In the offshore equity market, we feel that the pessimism is well-priced in in the Hong Kong listed stocks.
Higher volatility is expected in the near term, but with better structural improvements already put in place over the last couple of years (and further improvements may be on the way), we believe that if Chinese regulators successfully achieve a soft landing, we may see a better environment for H-shares than we have had over the past five years.
We remain constructive on H-shares where we see better relative value. We prefer accessing Chinese stocks via the offshore markets and only have very limited exposure to the A-share market (less than 0.6% in any of our funds).
We stay focused on selecting stock specific exposure in both new and old economy stocks that can benefit from China’s structural reforms, but are cautious on adding exposure in what is a very volatile market.
Equities – Japan
By Hiroki Tsujimura, Nikko Asset Management
Corporate earnings growth in Japan is clearly on a different path than in other regions.
A 15-year deflationary environment has forced many publicly listed companies to dramatically overhaul their cost and revenue structures.
Currently, about 60% of major listed company revenues are estimated to come from overseas.
Thanks to the massive quantitative and qualitative easing programme introduced by the Bank of Japan, we expect a weaker yen will accelerate corporate earnings growth.
It is necessary to consider, however, how solid the growth in earnings per share (EPS) will be. There are two points worth emphasising:
Macro v micro
The macroeconomic environment does not necessarily determine listed company profits. In 2014, listed companies’ earnings reached an all-time high, despite an economic recession. This was the first time that corporate earnings had ever grown in a recessionary environment. We think that it is the start of a trend that will continue.
In our view, if the trend of a strong US dollar and low oil price continues, the Japanese equity market will enjoy a significant competitive advantage over its global peers.
This is due to two main factors: (1) major Japanese listed companies rely heavily on exports and revenues from overseas; and (2) oil and natural gas (of which almost 100% are imported) have become Japan’s core energy source due to the suspension of its nuclear power plants.
The current 12-month forward price/earnings ratio (P/E) for Japan equities is around 14x which is significantly lower than the historical average.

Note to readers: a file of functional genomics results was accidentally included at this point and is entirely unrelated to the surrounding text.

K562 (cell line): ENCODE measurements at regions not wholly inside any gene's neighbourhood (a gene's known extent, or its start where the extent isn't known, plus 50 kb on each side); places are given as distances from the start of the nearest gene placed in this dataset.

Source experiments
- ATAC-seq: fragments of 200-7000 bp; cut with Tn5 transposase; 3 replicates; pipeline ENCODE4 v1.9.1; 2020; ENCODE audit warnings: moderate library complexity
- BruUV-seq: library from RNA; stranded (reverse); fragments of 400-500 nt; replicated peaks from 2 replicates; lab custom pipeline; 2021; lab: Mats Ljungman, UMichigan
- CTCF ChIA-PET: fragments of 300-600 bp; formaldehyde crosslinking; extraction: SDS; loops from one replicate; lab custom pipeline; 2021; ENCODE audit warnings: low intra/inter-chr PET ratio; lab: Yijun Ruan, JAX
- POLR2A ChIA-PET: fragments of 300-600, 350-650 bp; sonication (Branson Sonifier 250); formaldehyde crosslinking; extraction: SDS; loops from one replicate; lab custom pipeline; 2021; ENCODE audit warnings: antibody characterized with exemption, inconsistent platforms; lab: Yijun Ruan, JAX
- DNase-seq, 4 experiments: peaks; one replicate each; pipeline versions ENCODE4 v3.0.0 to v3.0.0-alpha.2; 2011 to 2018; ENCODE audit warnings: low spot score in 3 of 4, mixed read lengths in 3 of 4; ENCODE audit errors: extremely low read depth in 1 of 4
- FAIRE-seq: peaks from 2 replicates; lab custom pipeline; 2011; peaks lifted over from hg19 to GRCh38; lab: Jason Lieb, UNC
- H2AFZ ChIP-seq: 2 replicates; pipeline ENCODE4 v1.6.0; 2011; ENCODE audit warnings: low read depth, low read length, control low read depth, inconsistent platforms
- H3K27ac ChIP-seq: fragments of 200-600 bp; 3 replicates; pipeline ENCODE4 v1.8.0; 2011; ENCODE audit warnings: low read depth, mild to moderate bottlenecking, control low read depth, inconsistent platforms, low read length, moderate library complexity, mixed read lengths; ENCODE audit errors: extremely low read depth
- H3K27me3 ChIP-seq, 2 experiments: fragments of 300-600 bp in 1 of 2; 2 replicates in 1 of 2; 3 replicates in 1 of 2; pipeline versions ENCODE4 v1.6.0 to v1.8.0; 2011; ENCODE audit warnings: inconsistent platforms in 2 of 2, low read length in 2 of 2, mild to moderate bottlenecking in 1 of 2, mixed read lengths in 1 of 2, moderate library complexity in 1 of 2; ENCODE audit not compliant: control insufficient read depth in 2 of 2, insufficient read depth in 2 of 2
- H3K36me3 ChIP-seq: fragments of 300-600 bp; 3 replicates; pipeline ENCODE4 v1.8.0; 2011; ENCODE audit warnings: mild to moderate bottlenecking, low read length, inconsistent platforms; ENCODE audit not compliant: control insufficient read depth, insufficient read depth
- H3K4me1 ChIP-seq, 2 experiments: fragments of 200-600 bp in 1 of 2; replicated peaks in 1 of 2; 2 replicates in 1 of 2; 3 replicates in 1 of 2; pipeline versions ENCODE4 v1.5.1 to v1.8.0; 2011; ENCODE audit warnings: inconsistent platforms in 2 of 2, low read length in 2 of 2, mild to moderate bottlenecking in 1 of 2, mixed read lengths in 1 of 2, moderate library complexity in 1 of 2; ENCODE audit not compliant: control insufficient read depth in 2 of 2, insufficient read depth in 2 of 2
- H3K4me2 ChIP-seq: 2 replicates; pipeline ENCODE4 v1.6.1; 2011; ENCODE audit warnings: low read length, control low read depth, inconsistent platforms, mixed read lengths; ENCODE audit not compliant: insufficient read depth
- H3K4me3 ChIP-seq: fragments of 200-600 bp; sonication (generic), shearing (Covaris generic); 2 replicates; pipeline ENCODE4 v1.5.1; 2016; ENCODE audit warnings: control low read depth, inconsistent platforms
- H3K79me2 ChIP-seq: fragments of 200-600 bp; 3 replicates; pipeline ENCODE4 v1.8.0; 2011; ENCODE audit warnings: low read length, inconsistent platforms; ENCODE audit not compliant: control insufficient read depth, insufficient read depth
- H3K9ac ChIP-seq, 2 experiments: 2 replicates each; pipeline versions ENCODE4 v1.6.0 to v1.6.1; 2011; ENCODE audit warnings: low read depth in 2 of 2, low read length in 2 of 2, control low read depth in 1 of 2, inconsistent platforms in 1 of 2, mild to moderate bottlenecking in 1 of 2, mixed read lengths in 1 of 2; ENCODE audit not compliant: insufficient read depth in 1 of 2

In general, equity market performance can be explained by earnings growth and the expansion of P/E multiples.
However, close examination of the recent performance of Japanese equities reveals an interesting phenomenon: the ‘Abenomics’ equity rally over the past three years can be explained solely by earnings growth, with no contribution from the expansion of P/E multiples.
This is in stark contrast to US and European equity markets, where P/E multiples expanded by more than 20%.
In the case of US equities, one of the reasons for EPS growth and P/E expansion over the last five years was a massive amount of share buybacks. This offers us some insight into the future direction of the Japanese equity market given the recent introduction of Japan’s Corporate Governance Code.
Japanese listed companies’ capital efficiency is still very low compared with their global peers. About one-third of listed companies have return on equity of less than 5%, while about half of them have ROE of less than 8%.
In addition, the average ROE of Japanese firms continues to deteriorate as their shareholder return ratio (sum of dividends and share buybacks as a percentage of net income) remains around 40%, despite corporate earnings reaching an all-time high.
This is partially explained by listed companies continuing to hold high levels of cash, which recently exceeded their hitherto historical high of JPY 100 trillion.
The much-awaited Corporate Governance Code finally came into effect on 1 June 2015 and all listed companies were required to either comply with the code or explain their reasons for not complying by the end of 2015.
The code encourages companies to draft and disclose mid-term business plans. This is expected to result in improved ROE as many companies would have to incorporate ROE targets into their mid-term plans.
Therefore, we can expect to see a substantial increase in corporate actions. In particular, we think that there will be increased momentum for share buybacks and dividend hikes in 2016.In fact, we have recently seen signs of change with regard to corporate actions. In September 2015, the Japanese equity market declined 8% as foreign investors sold approximately USD 20 billion in Japan equities — the largest amount in any given month since the Tokyo Stock Exchange (TSE) started gathering such data. At the same time, Japanese domestic investors, both retail and institutional, bought a significant quantity of Japan equities. This was particularly true of corporations, which engaged in about USD 6.4 billion in share buybacks, also the largest amount since the TSE started gathering such data.